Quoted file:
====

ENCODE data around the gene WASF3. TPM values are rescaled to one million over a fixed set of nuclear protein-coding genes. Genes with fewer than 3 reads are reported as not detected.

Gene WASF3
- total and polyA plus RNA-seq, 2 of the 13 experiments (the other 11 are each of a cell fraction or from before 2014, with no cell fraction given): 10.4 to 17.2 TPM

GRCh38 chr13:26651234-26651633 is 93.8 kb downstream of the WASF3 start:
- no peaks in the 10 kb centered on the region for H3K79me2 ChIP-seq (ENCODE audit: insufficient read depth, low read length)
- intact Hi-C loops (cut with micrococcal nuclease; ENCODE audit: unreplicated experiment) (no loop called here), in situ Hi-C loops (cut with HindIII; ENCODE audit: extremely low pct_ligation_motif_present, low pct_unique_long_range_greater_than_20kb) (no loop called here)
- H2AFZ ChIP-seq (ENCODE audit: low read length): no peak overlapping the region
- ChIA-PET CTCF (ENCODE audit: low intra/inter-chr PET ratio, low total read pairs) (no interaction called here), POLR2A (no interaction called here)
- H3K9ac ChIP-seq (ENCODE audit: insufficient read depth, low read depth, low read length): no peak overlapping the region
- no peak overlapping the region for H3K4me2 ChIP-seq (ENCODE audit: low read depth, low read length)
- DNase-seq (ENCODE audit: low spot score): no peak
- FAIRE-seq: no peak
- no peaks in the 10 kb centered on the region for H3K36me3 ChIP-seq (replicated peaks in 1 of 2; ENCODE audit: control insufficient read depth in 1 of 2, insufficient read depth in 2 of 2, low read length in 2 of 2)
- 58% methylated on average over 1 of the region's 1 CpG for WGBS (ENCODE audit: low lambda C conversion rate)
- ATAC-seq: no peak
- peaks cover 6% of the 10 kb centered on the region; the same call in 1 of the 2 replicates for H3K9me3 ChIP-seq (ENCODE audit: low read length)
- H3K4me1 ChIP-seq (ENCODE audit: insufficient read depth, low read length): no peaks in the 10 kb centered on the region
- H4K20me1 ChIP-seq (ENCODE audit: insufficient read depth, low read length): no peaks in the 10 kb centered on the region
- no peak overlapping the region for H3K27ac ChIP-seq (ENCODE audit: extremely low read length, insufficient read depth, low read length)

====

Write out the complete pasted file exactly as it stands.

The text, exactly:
ENCODE data around the gene WASF3. TPM values are rescaled to one million over a fixed set of nuclear protein-coding genes. Genes with fewer than 3 reads are reported as not detected.

Gene WASF3
- total and polyA plus RNA-seq, 2 of the 13 experiments (the other 11 are each of a cell fraction or from before 2014, with no cell fraction given): 10.4 to 17.2 TPM

GRCh38 chr13:26651234-26651633 is 93.8 kb downstream of the WASF3 start:
- no peaks in the 10 kb centered on the region for H3K79me2 ChIP-seq (ENCODE audit: insufficient read depth, low read length)
- intact Hi-C loops (cut with micrococcal nuclease; ENCODE audit: unreplicated experiment) (no loop called here), in situ Hi-C loops (cut with HindIII; ENCODE audit: extremely low pct_ligation_motif_present, low pct_unique_long_range_greater_than_20kb) (no loop called here)
- H2AFZ ChIP-seq (ENCODE audit: low read length): no peak overlapping the region
- ChIA-PET CTCF (ENCODE audit: low intra/inter-chr PET ratio, low total read pairs) (no interaction called here), POLR2A (no interaction called here)
- H3K9ac ChIP-seq (ENCODE audit: insufficient read depth, low read depth, low read length): no peak overlapping the region
- no peak overlapping the region for H3K4me2 ChIP-seq (ENCODE audit: low read depth, low read length)
- DNase-seq (ENCODE audit: low spot score): no peak
- FAIRE-seq: no peak
- no peaks in the 10 kb centered on the region for H3K36me3 ChIP-seq (replicated peaks in 1 of 2; ENCODE audit: control insufficient read depth in 1 of 2, insufficient read depth in 2 of 2, low read length in 2 of 2)
- 58% methylated on average over 1 of the region's 1 CpG for WGBS (ENCODE audit: low lambda C conversion rate)
- ATAC-seq: no peak
- peaks cover 6% of the 10 kb centered on the region; the same call in 1 of the 2 replicates for H3K9me3 ChIP-seq (ENCODE audit: low read length)
- H3K4me1 ChIP-seq (ENCODE audit: insufficient read depth, low read length): no peaks in the 10 kb centered on the region
- H4K20me1 ChIP-seq (ENCODE audit: insufficient read depth, low read length): no peaks in the 10 kb centered on the region
- no peak overlapping the region for H3K27ac ChIP-seq (ENCODE audit: extremely low read length, insufficient read depth, low read length)